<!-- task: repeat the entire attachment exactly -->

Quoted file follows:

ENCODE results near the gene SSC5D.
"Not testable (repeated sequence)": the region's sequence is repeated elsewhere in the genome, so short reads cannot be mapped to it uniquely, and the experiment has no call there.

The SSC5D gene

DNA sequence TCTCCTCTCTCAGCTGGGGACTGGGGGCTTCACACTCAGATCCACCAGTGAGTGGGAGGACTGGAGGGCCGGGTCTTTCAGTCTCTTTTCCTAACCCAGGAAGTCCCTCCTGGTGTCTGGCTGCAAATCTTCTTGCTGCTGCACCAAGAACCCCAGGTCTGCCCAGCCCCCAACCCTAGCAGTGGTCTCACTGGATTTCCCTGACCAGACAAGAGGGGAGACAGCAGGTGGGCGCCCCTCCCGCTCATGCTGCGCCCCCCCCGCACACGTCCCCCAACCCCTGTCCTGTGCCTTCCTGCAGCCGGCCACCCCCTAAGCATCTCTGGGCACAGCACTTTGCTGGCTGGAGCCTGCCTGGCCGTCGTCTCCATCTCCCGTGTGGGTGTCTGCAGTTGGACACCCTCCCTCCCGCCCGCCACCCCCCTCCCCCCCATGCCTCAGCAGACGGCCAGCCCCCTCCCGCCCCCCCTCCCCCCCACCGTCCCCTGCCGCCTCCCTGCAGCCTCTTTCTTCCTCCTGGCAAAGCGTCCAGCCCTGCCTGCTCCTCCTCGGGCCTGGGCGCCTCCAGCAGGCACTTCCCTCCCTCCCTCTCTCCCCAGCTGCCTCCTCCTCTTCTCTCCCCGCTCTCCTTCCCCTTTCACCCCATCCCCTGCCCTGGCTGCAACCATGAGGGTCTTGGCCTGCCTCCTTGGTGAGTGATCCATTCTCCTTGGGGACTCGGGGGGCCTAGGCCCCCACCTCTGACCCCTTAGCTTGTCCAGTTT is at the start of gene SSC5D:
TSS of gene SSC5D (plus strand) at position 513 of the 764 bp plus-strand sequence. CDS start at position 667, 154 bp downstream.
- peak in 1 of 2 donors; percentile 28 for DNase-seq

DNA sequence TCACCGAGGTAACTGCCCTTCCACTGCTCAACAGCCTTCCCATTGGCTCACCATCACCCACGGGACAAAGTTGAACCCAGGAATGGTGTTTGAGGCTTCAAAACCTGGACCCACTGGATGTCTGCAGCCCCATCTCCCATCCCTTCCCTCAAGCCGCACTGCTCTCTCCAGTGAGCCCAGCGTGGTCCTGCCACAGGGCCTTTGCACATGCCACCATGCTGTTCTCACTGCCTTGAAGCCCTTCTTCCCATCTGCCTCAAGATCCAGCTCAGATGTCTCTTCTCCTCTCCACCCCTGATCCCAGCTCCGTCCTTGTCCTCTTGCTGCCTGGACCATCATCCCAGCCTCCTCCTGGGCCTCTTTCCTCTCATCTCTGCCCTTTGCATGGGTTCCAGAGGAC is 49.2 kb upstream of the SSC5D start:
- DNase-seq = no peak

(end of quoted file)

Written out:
ENCODE results near the gene SSC5D.
"Not testable (repeated sequence)": the region's sequence is repeated elsewhere in the genome, so short reads cannot be mapped to it uniquely, and the experiment has no call there.

The SSC5D gene

DNA sequence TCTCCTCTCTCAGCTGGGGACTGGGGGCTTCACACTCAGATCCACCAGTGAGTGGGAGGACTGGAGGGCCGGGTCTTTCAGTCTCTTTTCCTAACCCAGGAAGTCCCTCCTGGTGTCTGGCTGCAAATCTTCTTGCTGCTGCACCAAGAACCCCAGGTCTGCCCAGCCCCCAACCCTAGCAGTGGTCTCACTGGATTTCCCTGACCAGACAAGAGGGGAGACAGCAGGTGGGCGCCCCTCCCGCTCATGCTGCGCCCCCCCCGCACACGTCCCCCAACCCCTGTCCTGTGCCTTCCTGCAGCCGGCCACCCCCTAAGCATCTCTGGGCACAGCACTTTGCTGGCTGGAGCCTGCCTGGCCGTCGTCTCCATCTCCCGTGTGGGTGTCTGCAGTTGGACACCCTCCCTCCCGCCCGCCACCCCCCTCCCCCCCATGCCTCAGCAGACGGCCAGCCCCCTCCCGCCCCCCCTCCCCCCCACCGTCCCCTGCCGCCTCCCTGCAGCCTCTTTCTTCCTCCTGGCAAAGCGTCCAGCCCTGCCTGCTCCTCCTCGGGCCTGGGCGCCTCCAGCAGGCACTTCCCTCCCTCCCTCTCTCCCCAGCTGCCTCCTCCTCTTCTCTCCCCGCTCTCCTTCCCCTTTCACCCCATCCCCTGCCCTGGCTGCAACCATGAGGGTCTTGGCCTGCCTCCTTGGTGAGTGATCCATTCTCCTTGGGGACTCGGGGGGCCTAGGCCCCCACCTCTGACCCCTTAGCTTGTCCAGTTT is at the start of gene SSC5D:
TSS of gene SSC5D (plus strand) at position 513 of the 764 bp plus-strand sequence. CDS start at position 667, 154 bp downstream.
- peak in 1 of 2 donors; percentile 28 for DNase-seq

DNA sequence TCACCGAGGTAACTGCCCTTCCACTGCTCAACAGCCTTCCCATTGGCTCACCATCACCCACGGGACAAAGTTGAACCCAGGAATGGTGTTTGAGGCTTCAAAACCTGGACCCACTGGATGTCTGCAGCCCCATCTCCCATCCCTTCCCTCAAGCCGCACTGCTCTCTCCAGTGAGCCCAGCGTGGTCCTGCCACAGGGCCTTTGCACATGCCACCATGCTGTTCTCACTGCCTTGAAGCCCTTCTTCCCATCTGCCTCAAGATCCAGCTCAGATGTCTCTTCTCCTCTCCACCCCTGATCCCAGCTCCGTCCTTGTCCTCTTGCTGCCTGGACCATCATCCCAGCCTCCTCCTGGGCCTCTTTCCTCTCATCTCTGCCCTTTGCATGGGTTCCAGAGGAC is 49.2 kb upstream of the SSC5D start:
- DNase-seq = no peak